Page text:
Discussion group using the ‘power of the phone’ to look out for each other

Pick up the phone and talk to someone. Members of a tillage discussion group in north Kildare are looking out for one another as they get through current restrictions and face a drought on their farms.

Ivan Whitten, a Teagasc advisor in counties Kildare and Laois, spoke to AgriLand about T-POP (Power of the Phone).

He encouraged people to talk to each other and while he has been ringing three to five of his clients every day he has also given everyone in the North Kildare Tillage Growers’ Group a name of someone in the group to ring in recent weeks.

What I’ve been doing within the discussion groups is to get them to ring each other as well.

“They can talk to each other about different things rather than having the same guys talking the same lingo each time. They can find out something about each other.”

He hopes that this will encourage members of the group to reach out to more people. He noted that other advisors are also taking the initiative on board.

Aside from restrictions and social distancing, he stated that the current drought is causing stress.

The drought we’re experiencing now is worse than 2018, because it started four to five weeks earlier.

He referred to crops with low yield potential, lack of grass growth and farmers eating into their fodder reserves are some of the worries that are out there.

There’s very little social contact at all. Rural society is suffering an awful, awful lot at the moment.

“You could say farmers are used to working in isolation, but this is a totally different isolation because you’re trying to fight a virus that you can’t see.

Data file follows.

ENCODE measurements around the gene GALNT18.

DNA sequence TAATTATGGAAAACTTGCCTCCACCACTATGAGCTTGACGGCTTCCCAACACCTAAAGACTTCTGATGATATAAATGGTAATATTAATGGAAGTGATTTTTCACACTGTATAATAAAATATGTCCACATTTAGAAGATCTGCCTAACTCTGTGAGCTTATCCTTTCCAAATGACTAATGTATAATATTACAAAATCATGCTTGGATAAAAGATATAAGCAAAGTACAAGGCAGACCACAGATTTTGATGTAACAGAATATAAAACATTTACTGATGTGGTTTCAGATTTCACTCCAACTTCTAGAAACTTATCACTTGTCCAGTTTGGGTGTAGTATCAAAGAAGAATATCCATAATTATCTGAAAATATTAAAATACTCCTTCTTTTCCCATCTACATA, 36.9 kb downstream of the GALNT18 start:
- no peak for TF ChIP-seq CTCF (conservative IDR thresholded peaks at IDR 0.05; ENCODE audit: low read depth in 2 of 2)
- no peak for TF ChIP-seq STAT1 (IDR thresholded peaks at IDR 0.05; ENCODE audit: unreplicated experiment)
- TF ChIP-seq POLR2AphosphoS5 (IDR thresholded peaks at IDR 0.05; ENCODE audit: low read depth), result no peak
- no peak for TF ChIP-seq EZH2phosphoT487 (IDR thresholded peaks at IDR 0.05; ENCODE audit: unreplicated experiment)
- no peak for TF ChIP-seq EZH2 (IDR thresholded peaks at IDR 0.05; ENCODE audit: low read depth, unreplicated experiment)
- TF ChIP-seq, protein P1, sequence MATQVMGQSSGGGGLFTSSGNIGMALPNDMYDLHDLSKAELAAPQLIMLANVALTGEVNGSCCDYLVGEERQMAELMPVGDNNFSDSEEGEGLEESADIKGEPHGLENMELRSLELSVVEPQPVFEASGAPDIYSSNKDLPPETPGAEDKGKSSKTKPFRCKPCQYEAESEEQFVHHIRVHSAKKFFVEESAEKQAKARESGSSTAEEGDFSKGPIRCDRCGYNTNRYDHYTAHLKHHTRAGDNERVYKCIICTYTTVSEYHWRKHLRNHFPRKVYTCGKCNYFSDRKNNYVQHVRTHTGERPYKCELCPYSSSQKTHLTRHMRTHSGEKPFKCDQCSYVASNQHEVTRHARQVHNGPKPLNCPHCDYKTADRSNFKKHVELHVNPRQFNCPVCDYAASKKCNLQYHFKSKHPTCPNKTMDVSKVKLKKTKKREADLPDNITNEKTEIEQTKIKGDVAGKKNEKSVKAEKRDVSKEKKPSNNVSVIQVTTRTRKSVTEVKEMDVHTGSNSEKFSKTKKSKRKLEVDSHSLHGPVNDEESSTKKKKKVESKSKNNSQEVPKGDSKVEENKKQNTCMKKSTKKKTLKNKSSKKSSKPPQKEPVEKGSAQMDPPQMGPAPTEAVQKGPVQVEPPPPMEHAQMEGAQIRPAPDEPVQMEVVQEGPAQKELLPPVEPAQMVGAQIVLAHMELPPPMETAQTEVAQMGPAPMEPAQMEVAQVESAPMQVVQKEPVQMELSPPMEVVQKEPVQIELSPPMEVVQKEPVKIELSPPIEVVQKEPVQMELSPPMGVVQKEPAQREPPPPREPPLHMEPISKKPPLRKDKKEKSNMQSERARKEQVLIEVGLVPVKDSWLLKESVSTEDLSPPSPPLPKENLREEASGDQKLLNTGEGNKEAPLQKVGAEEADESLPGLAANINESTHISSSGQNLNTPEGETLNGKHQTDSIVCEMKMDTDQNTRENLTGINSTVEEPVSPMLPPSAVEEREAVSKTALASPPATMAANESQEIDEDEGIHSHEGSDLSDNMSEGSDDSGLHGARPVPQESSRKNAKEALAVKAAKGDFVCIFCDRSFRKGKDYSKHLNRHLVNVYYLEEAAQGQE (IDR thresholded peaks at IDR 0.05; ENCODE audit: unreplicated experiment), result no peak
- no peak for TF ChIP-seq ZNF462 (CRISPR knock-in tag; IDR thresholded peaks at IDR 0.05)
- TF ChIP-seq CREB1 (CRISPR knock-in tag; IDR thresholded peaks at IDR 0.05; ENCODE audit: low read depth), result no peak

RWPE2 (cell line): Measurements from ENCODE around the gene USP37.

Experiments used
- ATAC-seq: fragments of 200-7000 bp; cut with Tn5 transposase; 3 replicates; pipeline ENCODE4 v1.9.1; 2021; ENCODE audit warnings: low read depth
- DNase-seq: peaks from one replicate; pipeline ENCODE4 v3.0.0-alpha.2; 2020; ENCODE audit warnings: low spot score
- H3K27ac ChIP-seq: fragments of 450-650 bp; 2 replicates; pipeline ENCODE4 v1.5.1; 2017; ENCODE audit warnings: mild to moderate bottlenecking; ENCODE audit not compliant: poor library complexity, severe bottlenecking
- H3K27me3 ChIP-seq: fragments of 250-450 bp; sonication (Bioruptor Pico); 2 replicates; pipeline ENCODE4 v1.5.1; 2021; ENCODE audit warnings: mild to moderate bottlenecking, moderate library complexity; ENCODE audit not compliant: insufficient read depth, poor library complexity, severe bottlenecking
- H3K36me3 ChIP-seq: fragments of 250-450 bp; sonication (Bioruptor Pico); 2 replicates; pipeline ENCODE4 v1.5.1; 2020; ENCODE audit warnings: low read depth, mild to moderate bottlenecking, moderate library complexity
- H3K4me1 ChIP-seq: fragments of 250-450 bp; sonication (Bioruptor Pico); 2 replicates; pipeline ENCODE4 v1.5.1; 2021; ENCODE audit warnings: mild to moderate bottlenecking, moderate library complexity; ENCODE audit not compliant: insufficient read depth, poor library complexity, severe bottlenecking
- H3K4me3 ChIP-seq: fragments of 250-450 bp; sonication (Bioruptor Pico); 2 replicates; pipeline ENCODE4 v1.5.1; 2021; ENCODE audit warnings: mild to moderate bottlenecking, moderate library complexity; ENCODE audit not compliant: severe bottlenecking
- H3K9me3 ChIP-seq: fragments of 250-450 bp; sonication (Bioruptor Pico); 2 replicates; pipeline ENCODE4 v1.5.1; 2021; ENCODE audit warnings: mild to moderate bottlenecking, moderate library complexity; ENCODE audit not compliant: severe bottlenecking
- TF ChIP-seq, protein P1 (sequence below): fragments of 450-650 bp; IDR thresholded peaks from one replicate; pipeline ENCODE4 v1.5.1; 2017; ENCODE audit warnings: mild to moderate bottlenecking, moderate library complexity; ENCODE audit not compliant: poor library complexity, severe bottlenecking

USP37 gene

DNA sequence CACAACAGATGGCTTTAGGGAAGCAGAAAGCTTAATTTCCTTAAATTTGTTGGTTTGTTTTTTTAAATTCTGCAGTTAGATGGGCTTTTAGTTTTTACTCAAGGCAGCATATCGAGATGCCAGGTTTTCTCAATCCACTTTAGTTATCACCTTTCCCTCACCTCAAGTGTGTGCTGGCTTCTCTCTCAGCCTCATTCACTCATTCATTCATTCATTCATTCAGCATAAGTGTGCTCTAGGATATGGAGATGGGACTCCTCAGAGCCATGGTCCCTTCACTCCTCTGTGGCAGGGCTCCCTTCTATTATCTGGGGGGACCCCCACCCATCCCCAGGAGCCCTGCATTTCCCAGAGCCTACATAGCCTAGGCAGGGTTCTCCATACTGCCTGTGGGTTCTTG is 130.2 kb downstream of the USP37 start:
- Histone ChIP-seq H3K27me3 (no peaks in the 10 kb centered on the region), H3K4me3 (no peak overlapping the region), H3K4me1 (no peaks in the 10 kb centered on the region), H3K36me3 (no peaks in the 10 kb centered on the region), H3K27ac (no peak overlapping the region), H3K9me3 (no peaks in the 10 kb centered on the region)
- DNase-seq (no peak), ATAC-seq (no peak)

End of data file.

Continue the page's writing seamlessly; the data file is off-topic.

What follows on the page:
“At this stage with the easing of the lockdown, I suppose there’s no reason why people can’t meet and maintain their social distance.”

The image below shows some of the events that were organised to bring farmers together.

Ivan added that communities have been very good to people, but there are plenty of farmers out there missing social contact with friends and family. He said if one person out of 20 were suffering mentally or financially then the phone calls may help.

“Even without the virus, with the circumstances that are there with this drought, a lot of people are suffering.

“They have worked very hard and they’re barely going to pay their bills. That’s disillusioning at the minute as well,” he added.

Discussion groups are interactive

Speaking to AgriLand, one member of the group explained that there are many factors affecting farmers at present and the current situation has added to the strain for farmers of all ages.

Cuts to basic payments, further restrictions on pesticide and fertiliser use, as well as a drought, were just some of the topics mentioned.

“A discussion group is meant to be interactive and because we haven’t had meetings it was important to have some form of interaction, whether by phone or Zoom.”

The member explained that while this gave people a chance to open up a little bit they were still missing out on human contact and need that interaction for their personal well-being.

Ivan teamed people up to call each other and mixed up the group so that people spoke to someone that they might not talk to regularly in the group or maybe teamed up older and younger farmers so that they could learn from each others situations.

“He [Ivan] was trying to get people to open up, interact a little bit and relieve any tensions that some people would have and encourage personal well-being.

“If we can improve our mental health and our personal well-being in this fashion it won’t go astray.”

The group also has a WhatsApp group and this is useful for sharing a photo of a crop and taking opinions or asking for advice, but it can also be good for sharing a few jokes, the member added.

The main message to be learned from the group is to pick up the phone and talk to each other.

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